When Brown Mujete was wanting to continue his education, he sought a place that would accept him. Mujete is both a recorded Quaker minister and an Anglican priest and he wanted to continue practicing both faith traditions and not be forced to pick one. At ESR, Mujete has been free to explore, think, pray and find balance in the ways that work best for him.
As an example of how ESR shapes students, Mujete tells a story of a difficult conversation within a classroom setting. He was impressed by how the students who had been at ESR for a few semesters were able to hold space for the conflict and talk through the point of contention. Mujete also notes that the professor remained calm and open to discussing differing viewpoints. In this way, Brown says, the classroom was a place for deep learning and transformation.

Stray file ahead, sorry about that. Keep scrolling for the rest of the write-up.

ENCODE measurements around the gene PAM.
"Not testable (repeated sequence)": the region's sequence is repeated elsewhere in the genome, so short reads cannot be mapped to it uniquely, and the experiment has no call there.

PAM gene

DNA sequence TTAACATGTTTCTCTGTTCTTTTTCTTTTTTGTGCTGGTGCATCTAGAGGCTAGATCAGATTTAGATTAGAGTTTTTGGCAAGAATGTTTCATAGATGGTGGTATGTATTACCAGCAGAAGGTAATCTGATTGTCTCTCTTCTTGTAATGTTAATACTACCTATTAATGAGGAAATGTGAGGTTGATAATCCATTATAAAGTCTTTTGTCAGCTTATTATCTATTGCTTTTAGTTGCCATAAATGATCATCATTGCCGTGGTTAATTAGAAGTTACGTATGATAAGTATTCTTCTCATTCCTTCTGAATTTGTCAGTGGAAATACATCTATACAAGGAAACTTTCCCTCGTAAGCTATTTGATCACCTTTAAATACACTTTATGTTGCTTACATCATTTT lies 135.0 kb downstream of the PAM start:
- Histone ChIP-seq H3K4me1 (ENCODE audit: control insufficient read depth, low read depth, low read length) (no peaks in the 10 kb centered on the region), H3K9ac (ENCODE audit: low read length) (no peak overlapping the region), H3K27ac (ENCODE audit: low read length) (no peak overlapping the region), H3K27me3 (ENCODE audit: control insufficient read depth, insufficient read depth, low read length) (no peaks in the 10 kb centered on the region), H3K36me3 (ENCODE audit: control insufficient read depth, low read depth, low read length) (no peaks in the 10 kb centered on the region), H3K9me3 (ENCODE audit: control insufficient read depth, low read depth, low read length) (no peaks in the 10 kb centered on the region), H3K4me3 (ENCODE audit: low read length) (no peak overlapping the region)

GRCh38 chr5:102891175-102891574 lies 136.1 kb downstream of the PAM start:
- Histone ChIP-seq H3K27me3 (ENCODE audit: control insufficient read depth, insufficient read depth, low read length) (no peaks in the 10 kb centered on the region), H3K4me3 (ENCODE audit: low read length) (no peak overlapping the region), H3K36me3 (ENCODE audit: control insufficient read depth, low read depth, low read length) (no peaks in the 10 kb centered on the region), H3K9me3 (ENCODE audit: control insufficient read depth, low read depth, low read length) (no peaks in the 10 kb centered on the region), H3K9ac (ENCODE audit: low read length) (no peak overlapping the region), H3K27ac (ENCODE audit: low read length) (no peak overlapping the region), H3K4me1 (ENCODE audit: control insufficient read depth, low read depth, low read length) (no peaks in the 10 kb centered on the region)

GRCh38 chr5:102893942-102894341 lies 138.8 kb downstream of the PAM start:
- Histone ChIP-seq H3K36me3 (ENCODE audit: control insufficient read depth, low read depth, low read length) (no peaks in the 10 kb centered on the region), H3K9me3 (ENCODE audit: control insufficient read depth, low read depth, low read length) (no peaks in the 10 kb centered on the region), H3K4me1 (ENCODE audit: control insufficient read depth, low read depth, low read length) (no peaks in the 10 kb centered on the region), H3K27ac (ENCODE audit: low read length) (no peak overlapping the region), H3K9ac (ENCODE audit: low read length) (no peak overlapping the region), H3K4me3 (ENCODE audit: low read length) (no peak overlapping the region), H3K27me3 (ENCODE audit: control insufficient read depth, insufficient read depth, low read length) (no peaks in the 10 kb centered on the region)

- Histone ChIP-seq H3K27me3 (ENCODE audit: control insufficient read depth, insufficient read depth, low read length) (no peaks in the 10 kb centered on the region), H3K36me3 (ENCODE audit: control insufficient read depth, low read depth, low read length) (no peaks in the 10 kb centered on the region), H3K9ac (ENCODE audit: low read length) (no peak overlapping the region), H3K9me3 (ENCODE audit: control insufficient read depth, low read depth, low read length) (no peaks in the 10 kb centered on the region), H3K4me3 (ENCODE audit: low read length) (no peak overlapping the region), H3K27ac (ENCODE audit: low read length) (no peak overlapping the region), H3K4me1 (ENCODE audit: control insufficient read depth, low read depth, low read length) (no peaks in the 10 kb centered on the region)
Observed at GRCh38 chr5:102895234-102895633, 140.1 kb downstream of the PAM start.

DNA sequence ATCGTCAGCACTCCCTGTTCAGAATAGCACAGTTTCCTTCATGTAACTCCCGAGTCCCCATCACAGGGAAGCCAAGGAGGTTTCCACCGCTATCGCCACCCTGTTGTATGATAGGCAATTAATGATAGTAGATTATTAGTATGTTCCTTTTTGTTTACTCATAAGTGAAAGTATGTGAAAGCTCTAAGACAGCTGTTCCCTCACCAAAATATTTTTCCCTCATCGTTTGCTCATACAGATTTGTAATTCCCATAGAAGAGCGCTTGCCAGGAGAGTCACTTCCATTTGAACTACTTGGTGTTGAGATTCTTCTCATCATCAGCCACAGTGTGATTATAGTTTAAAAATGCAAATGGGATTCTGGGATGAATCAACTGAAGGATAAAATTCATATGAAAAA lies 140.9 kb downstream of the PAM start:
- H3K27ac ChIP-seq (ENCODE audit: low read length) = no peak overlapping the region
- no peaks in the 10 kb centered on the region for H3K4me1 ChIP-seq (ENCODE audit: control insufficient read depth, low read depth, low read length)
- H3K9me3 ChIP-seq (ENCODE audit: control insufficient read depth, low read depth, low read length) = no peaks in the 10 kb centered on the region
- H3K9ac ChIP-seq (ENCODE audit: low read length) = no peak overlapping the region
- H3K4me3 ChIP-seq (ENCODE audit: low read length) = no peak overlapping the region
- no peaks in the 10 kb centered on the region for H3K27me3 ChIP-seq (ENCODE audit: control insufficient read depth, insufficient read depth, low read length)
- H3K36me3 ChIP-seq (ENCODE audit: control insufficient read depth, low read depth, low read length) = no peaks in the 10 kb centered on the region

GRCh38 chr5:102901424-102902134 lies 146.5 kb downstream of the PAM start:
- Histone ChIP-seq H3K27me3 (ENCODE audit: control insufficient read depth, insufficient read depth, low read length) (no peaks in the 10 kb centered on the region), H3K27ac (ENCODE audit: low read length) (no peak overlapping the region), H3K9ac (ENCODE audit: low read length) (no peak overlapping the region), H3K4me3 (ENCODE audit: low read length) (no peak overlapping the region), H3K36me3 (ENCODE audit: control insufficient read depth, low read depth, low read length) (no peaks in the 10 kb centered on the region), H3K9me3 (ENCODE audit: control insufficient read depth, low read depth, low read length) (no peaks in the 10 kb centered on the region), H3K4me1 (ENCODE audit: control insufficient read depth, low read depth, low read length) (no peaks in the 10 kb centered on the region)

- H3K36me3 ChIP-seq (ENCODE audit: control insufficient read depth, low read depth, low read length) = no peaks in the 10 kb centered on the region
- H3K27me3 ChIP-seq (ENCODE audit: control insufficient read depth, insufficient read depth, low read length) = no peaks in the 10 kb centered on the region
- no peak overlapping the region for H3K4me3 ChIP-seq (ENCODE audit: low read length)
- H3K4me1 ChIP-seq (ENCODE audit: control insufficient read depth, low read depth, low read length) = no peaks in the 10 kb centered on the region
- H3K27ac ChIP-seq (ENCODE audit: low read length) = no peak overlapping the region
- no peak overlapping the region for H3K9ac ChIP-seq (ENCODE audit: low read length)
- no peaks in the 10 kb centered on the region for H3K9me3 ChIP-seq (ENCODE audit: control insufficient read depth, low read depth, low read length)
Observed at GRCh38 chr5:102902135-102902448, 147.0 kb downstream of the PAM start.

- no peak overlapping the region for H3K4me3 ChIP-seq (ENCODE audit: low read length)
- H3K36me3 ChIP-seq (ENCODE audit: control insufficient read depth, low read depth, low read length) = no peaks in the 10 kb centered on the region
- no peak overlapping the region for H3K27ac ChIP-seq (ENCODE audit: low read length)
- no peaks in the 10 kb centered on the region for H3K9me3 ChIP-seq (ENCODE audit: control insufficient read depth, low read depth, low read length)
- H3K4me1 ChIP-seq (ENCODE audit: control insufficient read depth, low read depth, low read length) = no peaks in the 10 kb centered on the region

Mujete says, “ESR is like a hidden jewel. It is hard to know its value until you are here taking classes and being in the environment. ESR is more than a seminary—it is like a family. If you show up as you are, you will be accepted here.”